Fall is the perfect time to try a German or Bavarian cuisine inspired menu. On a recent trip to Germany, I discovered fabulous food, wonderful wine, and of course enjoyed German Bier. I missed Oktoberfest in Munich by a matter of days, so I decided to throw an Oktoberfest party when I returned home. Happily, I was able to recreate the dishes I enjoyed so much in Germany. My Oktoberfest Party was lively, fun, and delicious! If that sounds like fun to you, read on for décor, menu and recipe tips!
My Oktoberfest menu includes schnitzel, spätzle, sausage, and strudel. You can make these traditional dishes at home too, by following the link below for all my German party food recipes. Of course, no Bavarian meal is complete without sausage. So, check out Uli’s Famous Sausage for gourmet, handmade, all natural sausages, in Seattle’s Pike Place Market.
Blue and white are the traditional colors of Bavaria, based on the official flag, so be sure to incorporate these colors into your décor, table napkins etc. Beer mugs are also a must, along with good German bier. If you’re feeling adventurous, you can even ask the ladies to wear Dirndl dresses, and traditional lederhosen for the men.
German food is hearty and delicious. Spätzle, is an egg-based dumpling style noodle that’s a menu staple. Making it from scratch is easy, and much tastier compared to packaged spätzle. All you need are eggs, milk, flour and seasoning. Spätzle is great served with butter and fresh herbs. I also love to top it with Gruyère cheese and bake it until cheese is melted. Then top it with sautéed onions……yummy!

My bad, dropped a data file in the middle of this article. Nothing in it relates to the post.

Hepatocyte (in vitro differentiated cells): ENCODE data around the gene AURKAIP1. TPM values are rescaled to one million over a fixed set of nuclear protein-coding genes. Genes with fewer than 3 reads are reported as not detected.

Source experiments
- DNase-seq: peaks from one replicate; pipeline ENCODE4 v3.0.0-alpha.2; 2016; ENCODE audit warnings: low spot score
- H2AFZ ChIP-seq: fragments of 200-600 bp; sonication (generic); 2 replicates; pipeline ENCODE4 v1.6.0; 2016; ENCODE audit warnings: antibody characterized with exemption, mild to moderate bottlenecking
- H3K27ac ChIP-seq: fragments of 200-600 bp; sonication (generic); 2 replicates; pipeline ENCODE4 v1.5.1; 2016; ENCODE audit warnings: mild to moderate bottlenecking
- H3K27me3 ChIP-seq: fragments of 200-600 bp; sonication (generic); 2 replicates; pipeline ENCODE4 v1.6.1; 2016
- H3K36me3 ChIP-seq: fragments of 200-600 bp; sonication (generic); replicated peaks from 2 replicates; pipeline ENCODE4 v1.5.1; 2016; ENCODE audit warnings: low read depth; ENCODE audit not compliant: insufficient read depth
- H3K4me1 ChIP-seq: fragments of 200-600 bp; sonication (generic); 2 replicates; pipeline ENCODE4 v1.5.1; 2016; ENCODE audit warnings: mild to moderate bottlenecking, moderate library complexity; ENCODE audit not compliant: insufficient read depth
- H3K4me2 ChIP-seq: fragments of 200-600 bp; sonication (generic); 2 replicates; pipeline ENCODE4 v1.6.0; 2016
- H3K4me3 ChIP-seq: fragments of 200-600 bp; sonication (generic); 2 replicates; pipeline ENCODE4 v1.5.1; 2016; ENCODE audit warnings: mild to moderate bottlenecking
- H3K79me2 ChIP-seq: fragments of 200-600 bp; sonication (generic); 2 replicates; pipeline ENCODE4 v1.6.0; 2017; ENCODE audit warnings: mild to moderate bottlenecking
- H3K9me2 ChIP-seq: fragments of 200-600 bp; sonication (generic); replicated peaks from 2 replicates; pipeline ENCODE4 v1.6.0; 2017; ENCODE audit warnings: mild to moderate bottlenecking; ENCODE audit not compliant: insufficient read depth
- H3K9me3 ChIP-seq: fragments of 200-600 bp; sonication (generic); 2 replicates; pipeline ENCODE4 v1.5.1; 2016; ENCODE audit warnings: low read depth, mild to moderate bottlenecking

Schnitzel is classic German food. Everyone loves it and most people know what it is, even if they don’t speak German. It’s traditionally made with veal, but it’s just as tasty with pork. The key to great schnitzel is pounding the meat out to tenderize it.
Of course you don’t want to miss out on dessert. Apple Strudel is a Bavarian favorite! The name Strudel means “whirlpool” because flaky pastry is whirled around a sweet and spicy fruit compote. Apple is the most traditional Strudel, but it can be made with virtually any sweet or savory filling. Butter roasted breadcrumbs are spread between the pastry and compote to give the Strudel its “crumby” texture.”